WASHINGTON -- Few accrediting agencies seemed to have more to gain from Congress's 2008 decision to dismantle and then reconfigure the U.S. Education Department's advisory committee on accreditation than did the American Academy for Liberal Education.
The accreditor -- once a darling of conservatives for its championing of traditional liberal education -- was under fire throughout the Bush administration for its perceived failure to meet federal standards, and it was left to accredit another day in mid-2008 when then-Education Secretary Margaret Spellings lifted a restriction that had barred the agency from accrediting new institutions and cleared it to operate for three years.
The actions against the liberal education accreditor were among several that had led some higher education officials -- and their supporters in Congress -- to complain that the department's accrediting panel, the National Advisory Committee on Institutional Quality and Integrity -- had overstepped its authority in pursuit of Spellings' political and policy goals. In renewing the Higher Education Act in 2008, Congress scuttled the existing advisory panel and reconstituted it, giving much more authority to lawmakers and limiting the power of the executive branch.
The new committee begins its work this week, with its first meeting since mid-2008, and the liberal education agency is among the accreditors due to be reviewed during the panel's three-day agenda. (The committee's most significant responsibility is to recommend to the education secretary which accrediting bodies deserve federal recognition; without that recognition, an accreditor's stamp of approval of a college does not carry with it the all-important right for the institution's students to receive federal financial aid.)
If AALE officials were hoping that the new administration would take a kinder, gentler approach to the agency, though, they are surely disappointed. The report prepared by Education Department staff members to guide the panel's work at this meeting urges the panel to recommend that Education Secretary Arne Duncan deny recognition to the accreditor, citing the agency's "continued noncompliance" with dozens of federal accrediting criteria.
"Overall, the Department continues to have serious concerns with the performance of this agency, its reliability as a recognized accrediting agency, and its ability to fulfill its responsibilities as a recognized accrediting agency," the staff report states. "In addition to the issues cited here, the overall quality of the agency's submission and response, and the inconsistent and inaccurate information that it has provided in its submission, raise serious concerns regarding its reliability as a recognized accrediting agency."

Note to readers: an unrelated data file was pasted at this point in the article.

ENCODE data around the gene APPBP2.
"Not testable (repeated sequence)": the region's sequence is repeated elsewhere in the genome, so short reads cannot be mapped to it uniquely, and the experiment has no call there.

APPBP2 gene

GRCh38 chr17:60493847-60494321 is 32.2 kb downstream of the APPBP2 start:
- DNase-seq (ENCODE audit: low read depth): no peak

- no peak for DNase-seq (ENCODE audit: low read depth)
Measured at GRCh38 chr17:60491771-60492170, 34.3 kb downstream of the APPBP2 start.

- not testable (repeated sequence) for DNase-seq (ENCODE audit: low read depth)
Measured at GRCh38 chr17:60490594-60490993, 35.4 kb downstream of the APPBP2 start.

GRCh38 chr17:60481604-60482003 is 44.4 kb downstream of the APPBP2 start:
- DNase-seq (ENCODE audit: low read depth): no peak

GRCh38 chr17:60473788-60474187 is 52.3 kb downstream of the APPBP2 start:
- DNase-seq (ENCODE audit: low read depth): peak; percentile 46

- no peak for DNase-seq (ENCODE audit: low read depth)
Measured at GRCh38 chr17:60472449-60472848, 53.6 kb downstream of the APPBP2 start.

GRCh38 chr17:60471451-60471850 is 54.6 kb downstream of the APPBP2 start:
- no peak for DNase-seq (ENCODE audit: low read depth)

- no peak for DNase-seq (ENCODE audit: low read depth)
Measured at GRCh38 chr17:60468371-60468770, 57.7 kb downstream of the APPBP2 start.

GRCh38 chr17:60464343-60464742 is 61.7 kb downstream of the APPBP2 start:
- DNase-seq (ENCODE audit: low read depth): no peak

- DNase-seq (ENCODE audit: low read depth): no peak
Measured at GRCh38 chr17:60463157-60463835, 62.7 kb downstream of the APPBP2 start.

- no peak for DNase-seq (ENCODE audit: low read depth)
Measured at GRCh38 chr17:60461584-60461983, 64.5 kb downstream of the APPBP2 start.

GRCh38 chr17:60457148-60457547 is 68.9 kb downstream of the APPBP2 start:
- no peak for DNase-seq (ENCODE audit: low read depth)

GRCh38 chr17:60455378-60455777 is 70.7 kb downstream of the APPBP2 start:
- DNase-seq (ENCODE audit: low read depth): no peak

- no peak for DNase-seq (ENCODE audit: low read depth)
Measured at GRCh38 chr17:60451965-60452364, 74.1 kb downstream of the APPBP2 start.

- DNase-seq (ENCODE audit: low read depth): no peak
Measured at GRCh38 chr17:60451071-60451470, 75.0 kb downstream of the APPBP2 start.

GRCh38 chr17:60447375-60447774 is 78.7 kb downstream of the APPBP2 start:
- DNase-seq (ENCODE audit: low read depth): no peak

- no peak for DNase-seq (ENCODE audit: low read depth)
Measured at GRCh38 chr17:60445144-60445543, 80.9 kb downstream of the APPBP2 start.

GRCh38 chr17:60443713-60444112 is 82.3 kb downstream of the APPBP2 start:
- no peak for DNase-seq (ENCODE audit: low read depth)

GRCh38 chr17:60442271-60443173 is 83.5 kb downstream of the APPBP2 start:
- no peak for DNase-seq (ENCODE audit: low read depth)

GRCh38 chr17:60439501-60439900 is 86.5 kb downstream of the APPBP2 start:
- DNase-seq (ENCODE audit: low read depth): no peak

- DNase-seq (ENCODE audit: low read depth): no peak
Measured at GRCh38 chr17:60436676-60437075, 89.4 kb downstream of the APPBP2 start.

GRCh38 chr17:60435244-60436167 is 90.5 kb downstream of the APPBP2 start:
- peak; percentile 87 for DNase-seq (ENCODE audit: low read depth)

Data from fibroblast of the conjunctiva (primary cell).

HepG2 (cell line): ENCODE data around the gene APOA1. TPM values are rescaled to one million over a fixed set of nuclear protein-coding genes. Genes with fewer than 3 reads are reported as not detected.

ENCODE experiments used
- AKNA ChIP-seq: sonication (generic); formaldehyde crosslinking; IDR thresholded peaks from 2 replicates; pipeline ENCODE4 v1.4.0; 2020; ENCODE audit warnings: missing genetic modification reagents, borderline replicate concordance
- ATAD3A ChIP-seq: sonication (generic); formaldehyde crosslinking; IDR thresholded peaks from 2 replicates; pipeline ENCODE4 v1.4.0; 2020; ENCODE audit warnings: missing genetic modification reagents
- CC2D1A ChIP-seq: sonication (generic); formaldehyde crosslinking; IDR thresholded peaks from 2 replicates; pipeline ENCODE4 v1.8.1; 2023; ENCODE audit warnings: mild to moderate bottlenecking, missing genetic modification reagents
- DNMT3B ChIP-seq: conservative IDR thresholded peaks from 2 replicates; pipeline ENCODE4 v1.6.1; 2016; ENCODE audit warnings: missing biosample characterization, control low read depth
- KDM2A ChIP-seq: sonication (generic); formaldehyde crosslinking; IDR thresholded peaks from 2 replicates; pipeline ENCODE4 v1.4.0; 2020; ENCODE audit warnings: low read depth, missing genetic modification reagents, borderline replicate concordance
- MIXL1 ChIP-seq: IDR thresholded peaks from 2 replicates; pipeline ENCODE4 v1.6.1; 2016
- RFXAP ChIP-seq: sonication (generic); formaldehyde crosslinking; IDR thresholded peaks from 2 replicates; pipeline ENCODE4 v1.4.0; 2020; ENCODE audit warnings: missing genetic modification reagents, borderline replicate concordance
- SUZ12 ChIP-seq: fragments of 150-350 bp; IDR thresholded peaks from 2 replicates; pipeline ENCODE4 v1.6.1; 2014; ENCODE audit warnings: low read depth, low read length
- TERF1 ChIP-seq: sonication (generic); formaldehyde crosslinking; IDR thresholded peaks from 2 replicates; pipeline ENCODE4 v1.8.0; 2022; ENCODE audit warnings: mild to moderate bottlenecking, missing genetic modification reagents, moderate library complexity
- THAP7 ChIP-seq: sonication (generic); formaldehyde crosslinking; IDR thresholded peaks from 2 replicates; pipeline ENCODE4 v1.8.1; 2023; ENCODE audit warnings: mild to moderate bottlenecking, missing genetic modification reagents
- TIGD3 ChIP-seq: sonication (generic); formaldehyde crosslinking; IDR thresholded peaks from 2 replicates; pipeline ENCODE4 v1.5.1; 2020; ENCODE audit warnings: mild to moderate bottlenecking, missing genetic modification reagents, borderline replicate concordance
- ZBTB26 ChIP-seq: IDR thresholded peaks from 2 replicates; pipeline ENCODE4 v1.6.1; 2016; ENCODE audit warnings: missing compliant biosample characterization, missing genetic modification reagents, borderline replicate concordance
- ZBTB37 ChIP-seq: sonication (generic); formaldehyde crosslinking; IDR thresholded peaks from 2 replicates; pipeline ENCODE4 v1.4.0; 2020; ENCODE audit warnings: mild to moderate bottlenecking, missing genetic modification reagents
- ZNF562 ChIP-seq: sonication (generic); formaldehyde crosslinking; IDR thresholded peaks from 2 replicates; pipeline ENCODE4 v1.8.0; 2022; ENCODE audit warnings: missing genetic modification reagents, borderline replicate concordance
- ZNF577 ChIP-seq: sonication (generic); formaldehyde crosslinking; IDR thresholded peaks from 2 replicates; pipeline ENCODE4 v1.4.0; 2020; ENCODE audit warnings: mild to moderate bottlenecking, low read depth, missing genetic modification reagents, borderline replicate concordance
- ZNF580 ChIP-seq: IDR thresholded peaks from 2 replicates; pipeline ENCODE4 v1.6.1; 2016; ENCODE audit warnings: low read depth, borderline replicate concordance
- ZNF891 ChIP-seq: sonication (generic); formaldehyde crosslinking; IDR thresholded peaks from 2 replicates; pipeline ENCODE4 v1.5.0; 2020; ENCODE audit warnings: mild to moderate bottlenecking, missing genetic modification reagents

Ralph A. Rossum, chairman of the AALE board and Salvatori Professor of American Constitutionalism at Claremont McKenna College, said in an interview late Sunday that the agency's officials were "shocked" when they received a highly critical draft report from the department's staff in October, given that the accreditor had earned a clean bill of health when it was last reviewed.
"Then suddenly, we find ourselves deficient on all kind of matters for engaging in practices had never been considered a problem whatsoever" in the past, Rossum said. "It wasn't that we changed everything in two years. We were continuing to operate in belief we were in full compliance. It looked a little arbitrary that past practice that was fully acceptable [in 2008] suddenly was not."
AALE officials, Rossum said, made a wholesale series of changes to the agency's policies, procedures and forms in the five weeks after they received the draft report, "to go out of our way to demonstrate that we were going to do things in the way the new staff wants." The agency submitted between 500 and 700 pages of documents in that period, but its responses appeared to have only a marginal influence on the department: the staff's final report still found 46 areas of noncompliance.
Rossum said the accreditor's experience with the Education Department's new regulatory approach to accreditation had implications for other agencies. "I think every accreditor should be really nervous," he said, referring to AALE as a "canary in the coal mine."